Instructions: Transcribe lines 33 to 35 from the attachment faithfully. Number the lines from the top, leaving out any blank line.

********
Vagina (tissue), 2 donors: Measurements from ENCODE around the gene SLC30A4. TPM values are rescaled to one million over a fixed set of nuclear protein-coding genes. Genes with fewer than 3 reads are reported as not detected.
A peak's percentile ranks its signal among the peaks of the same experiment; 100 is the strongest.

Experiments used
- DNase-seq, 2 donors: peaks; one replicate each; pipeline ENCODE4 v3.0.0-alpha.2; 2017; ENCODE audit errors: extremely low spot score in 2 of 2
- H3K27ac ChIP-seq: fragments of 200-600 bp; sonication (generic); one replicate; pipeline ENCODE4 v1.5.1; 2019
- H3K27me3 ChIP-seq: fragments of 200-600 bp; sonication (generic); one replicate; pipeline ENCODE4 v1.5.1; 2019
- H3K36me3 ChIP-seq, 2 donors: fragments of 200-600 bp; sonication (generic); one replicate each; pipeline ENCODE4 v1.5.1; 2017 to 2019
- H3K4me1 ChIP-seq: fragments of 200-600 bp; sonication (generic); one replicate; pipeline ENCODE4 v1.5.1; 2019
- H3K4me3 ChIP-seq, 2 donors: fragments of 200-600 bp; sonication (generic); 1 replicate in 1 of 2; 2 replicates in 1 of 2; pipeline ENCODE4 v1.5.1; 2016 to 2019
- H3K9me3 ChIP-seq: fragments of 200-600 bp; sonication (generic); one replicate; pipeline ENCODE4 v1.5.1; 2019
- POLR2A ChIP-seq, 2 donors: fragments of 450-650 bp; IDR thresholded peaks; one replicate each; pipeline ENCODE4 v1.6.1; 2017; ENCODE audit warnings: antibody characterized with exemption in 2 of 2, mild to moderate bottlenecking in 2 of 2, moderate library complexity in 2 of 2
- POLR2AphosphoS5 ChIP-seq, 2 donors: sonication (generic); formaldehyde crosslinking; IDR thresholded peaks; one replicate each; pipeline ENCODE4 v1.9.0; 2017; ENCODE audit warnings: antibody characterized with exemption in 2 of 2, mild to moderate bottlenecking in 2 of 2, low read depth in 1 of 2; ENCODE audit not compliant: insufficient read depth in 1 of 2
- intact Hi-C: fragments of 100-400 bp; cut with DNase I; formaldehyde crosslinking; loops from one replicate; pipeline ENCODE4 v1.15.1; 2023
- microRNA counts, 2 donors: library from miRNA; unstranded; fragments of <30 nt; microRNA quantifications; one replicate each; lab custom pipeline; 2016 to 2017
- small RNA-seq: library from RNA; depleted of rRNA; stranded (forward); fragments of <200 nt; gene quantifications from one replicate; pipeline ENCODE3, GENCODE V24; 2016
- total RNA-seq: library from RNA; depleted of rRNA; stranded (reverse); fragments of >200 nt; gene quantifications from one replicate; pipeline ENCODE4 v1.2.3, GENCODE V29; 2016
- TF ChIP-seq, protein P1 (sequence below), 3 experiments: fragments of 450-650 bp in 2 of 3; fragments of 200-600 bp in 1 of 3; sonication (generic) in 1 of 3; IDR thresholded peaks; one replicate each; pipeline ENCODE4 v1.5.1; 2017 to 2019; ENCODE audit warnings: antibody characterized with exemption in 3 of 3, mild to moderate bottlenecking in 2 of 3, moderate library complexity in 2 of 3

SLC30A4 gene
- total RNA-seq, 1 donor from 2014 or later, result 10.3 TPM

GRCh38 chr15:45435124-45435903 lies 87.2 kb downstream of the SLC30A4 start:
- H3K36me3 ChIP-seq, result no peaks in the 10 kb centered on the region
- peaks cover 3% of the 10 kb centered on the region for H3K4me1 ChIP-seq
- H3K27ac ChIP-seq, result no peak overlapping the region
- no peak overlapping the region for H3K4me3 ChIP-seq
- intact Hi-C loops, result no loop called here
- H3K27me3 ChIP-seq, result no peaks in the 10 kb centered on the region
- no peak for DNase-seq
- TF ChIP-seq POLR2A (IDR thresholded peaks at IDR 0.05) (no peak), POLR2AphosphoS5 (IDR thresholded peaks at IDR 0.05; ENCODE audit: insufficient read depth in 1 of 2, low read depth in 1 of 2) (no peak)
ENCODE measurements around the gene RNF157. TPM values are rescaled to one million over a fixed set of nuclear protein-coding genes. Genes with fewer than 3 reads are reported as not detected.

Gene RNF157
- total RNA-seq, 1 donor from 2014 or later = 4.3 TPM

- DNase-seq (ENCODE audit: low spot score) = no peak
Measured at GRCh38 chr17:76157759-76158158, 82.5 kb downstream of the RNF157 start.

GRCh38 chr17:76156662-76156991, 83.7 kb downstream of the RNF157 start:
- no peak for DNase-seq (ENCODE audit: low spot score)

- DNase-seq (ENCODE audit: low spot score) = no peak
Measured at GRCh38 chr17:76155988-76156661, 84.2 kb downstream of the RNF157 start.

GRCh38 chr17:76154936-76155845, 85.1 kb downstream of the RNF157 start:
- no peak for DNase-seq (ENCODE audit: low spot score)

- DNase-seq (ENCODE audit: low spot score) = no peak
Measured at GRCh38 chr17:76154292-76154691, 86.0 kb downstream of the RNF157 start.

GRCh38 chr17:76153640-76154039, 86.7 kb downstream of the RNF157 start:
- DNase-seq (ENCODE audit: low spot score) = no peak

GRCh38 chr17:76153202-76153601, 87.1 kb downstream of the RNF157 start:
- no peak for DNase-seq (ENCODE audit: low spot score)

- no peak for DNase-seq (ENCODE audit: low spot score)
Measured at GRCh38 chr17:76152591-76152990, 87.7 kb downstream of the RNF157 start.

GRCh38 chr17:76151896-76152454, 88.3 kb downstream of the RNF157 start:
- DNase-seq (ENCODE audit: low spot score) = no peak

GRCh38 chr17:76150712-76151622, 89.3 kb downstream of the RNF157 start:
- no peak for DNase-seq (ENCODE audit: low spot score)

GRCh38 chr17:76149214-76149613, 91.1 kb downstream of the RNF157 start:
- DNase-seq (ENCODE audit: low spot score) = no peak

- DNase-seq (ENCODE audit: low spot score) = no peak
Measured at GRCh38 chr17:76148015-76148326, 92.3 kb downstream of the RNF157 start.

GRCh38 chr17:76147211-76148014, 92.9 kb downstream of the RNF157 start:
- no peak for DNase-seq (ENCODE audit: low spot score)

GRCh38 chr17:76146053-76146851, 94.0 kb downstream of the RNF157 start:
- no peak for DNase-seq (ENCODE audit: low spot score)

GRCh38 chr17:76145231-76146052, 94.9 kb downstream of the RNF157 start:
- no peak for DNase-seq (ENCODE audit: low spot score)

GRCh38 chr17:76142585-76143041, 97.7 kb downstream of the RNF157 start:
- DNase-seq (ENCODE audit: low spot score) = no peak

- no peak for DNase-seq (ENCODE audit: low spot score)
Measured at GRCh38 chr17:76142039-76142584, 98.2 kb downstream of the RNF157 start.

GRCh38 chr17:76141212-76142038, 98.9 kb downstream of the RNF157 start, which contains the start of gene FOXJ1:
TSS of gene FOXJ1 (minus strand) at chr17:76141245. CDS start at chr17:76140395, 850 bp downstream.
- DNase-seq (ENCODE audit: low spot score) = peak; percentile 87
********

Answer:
Measured at GRCh38 chr17:76157759-76158158, 82.5 kb downstream of the RNF157 start.

GRCh38 chr17:76156662-76156991, 83.7 kb downstream of the RNF157 start:
- no peak for DNase-seq (ENCODE audit: low spot score)